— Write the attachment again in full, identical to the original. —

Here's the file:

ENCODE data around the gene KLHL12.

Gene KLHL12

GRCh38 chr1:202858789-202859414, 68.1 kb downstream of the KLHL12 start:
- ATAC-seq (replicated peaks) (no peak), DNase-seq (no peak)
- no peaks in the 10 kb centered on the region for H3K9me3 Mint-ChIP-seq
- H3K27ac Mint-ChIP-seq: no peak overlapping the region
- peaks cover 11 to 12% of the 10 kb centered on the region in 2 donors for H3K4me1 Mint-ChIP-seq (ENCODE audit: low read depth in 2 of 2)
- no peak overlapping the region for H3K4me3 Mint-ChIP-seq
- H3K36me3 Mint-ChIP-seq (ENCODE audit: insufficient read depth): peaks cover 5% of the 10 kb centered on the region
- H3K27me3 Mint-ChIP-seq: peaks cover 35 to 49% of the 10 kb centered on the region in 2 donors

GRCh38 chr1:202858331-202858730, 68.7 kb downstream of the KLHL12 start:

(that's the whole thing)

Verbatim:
ENCODE data around the gene KLHL12.

Gene KLHL12

GRCh38 chr1:202858789-202859414, 68.1 kb downstream of the KLHL12 start:
- ATAC-seq (replicated peaks) (no peak), DNase-seq (no peak)
- no peaks in the 10 kb centered on the region for H3K9me3 Mint-ChIP-seq
- H3K27ac Mint-ChIP-seq: no peak overlapping the region
- peaks cover 11 to 12% of the 10 kb centered on the region in 2 donors for H3K4me1 Mint-ChIP-seq (ENCODE audit: low read depth in 2 of 2)
- no peak overlapping the region for H3K4me3 Mint-ChIP-seq
- H3K36me3 Mint-ChIP-seq (ENCODE audit: insufficient read depth): peaks cover 5% of the 10 kb centered on the region
- H3K27me3 Mint-ChIP-seq: peaks cover 35 to 49% of the 10 kb centered on the region in 2 donors

GRCh38 chr1:202858331-202858730, 68.7 kb downstream of the KLHL12 start: